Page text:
How I Do It-Strengthening our Remote AAC Sessions

August 27, 2020 by - 1 Comment

How I Do It-Strengthening our Remote AAC Sessions
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How I Do It: Sarah GregoryAs online instruction and therapy continue to be an important service delivery option, practitioners are growing their skills and expanding their toolboxes. Today, we welcome back PrAACtical AAC contributor Sarah Gregory with more tips and suggestions for how to make these virtual sessions more engaging and productive. Sarah is an AAC SLP and AT Specialist in Ithaca NY where she supports students in public school settings. In this post, she shares tips, videos, and activity downloads for AAC telepractice.


A new and uncertain school year has arrived and many of us will be continuing with some form of remote AAC support. In my last blog post (click here), I shared tips for getting started with AAC teletherapy and now we will look at structuring virtual sessions, creating and using digital materials, and providing Aided Language Input. And although I am sharing many digital activities and tricks, the most important thing is maintaining engagement and having fun with your student/client no matter what that looks like.

Structuring a session: Organization is a key to teletherapy success. I create a Google Slide deck for each of my students and use that to plan for my sessions. I insert hyperlinks to websites/digital activities or add a picture of a book/toy that I plan to use. Once I start my teletherapy session I use the slide preview as a choice board and ask my student what they want to do first. I also use it as a visual schedule to structure the session.How I Do It-Strengthening our Remote AAC Sessions


Creating Materials

  • Google Slides is a free tool that can but used to create interactive activities using Lesson Pix or a Google image search.How I Do It-Strengthening our Remote AAC Sessions


  • I love finding creative ways to use free digital resources, for example structuring a YouTube video in Google Slides to pause for Aided Language Input.

How I Do It-Strengthening our Remote AAC Sessions

  • Jamboard is a free interactive whiteboard that can be used to create activities or to support AAC modeling.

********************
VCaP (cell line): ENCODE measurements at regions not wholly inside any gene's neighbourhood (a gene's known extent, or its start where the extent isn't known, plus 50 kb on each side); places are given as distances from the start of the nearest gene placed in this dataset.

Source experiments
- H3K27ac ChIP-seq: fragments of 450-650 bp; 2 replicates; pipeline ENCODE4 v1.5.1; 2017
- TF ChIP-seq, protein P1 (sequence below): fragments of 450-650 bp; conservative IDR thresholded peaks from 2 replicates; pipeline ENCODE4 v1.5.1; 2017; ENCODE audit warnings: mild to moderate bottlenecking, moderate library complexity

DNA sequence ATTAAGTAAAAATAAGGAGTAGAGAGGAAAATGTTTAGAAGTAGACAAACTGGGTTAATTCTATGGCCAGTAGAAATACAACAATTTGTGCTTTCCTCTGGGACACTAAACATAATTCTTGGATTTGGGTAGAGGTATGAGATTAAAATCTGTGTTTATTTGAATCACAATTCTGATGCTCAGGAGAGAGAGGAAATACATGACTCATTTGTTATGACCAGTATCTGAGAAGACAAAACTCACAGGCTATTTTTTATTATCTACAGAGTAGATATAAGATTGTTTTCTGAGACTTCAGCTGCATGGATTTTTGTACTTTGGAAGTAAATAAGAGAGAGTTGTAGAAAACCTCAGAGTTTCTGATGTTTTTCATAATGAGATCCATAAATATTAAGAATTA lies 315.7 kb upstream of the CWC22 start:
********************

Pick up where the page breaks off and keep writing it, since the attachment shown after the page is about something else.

How I Do It-Strengthening our Remote AAC Sessions


  • Here are some examples of my digital activities that you can download for free and edit to meet your student/client needs. How I Do It: Sarah Gregory


Modeling/Aided Language Input:

  • This has been a real curveball in navigating teletherapy. We know the importance of providing Aided Language Input on a student’s AAC system, but it can be overwhelming to share too many windows on a computer screen. I typically start my sessions by mirroring an iPad and providing AIL, then I switch to an engaging digital activity with static display AAC. This combined with parent/caregiver coaching allows the present communication partner to pick up the AIL on their end while I am sharing an activity. 
  • Here are some tips for integrating AAC icons and modeling into digital activities.

How I Do It-Strengthening our Remote AAC Sessions


  • When I want to share both an activity and simultaneous ALI, I do this as a pre-recorded or asynchronous video. The end of this YouTube video also has some tips for making AAC modeling on a mirrored iPad more salient. How I Do It-Strengthening our Remote AAC Sessions


  • My final tip is when you start to lose engagement with an AAC learner do less. I often close out my digital activities and work on engaging with something in their physical space, rather than the computer screen.


You can learn more from Sarah here.

About the Author: Sarah Gregory, M.S. CCC-SLP is a Speech-Language Pathologist and Assistive Technology consultant in the Ithaca City School District in Upstate New York. She specializes in Augmentative and Alternative Communication in a public school setting with a focus on inclusion. Sarah has presented on these topics at national and statewide conferences. She shares tech tips for AAC and teletherapy on YouTube and Instagram @SarahGregorySLP.

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This post was written by Carole Zangari

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